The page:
• Yes this. Perhaps it might be like Earth in that sense, small microbes could be out in space that may *one day* turn into more evolved creatures. Just because we are here now, it didn't happen overnight for Earth, for creatures to move from water to land, so it could be the same elsewhere.

  • The central peak develops at around 32 seconds into the animation. The rarefaction wave is basically a follow-on from the first shockwave- a secondary wave. The central peak then rises up which is shown in the orange layer. It really is the sheer pressure from an impact that makes it rebound back up in this way. Hope that helps explain it!

  • It is, it looks like a scientist called Alex N. Halliday came up with the name in a peer-reviewed scientific journal and it stuck. The journal of which is here if you'd like to read it-

  • You're not the only ones, I used to think it had something to do with the season too before I learnt otherwise. The next step covers more on this...

  • You might find the link Ben C's posted in the comment below helpful if you've not already seen it.

  • Yes they are, many of the asteroids in our solar system are found orbiting the sun in the asteroid belt there.

  • Yes, it is thought that it was.

  • As Julian's already said, we're experiencing some technical difficulties with the images right now. I'm going to try direct-linking to some of the images from where they are available on OpenLearn, please let us know if you have any trouble viewing these.

    *Edited to remove the links now the proper images are back working*

  • @BarbaraJohnson Welcome back Barbara. :)

  • Victoria Austin made a comment

    Welcome to the course everyone! My name's Victoria and I'm one of the course mentors on here. Enjoy the next 8 weeks as you delve into learning more about our solar system and the moons that inhabit it. If there's anything you aren't sure about or have any questions throughout the course, do feel free to leave comments in the steps and we'll do our best to...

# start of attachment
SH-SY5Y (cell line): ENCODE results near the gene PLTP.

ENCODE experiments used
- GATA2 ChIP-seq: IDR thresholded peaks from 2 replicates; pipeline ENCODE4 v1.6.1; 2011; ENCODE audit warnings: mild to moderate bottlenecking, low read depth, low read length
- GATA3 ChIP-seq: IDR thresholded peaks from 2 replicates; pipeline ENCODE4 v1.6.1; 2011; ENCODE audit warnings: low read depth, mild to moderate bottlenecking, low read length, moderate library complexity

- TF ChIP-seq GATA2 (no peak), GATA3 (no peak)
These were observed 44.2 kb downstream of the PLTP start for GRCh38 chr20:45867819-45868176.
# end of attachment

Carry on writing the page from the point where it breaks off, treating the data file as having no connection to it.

• For something to be a crime, I think it has to show harm to a person, their property or society as a whole. I think certain actions are considered criminal because of how they affect people in society.

  • Victoria Austin made a comment

    Pete starts off engaging in criminal behaviour by being very anti-social towards his neighbours, his behaviour is dangerous as he rides on the pavements and sets fires. Criminal damage for the bin? (I'd think it could also come under tort of nuisance since he sets a fire that reaches the grounds of a property which is on the civil side but still bad). Then...

  • I've been a nature and wildlife photographer for 12 years, but I've mainly used the automatic setting when taking photographs. It'll be good to learn about aperture etc.

  • I didn't expect to find my actual town on there but it is! And the general area - there were mostly French migrants here then. I'm not seeing many women at all (2 out of 50 in results for Devon as a whole).

  • If she convinced them of her story, whether true or not, it must have made them want to help her.

  • I feel like I would stay, I wouldn't want to risk being so cut off from everyone and everything.

  • I have memories of visiting the York Dungeons as a kid, I remember being fascinated by what people's lives might have been like back then, what they ate etc. The actors were so good though I genuinely came home convinced I was going to get the plague ha! I was only 9 or 10.

  • Hi, I'm Victoria and I'm from Devon. I've visited York a couple of times over the years and have always enjoyed going to museums and learning about things.

  • I'm going to be losing access in the next 3 days so I may as well leave this comment here now. I'm glad to see people have enjoyed the course. It's been a great 8 weeks everyone. See you over on Facebook! :)

  • Just clicked onto it, there's a person working on something on there right now!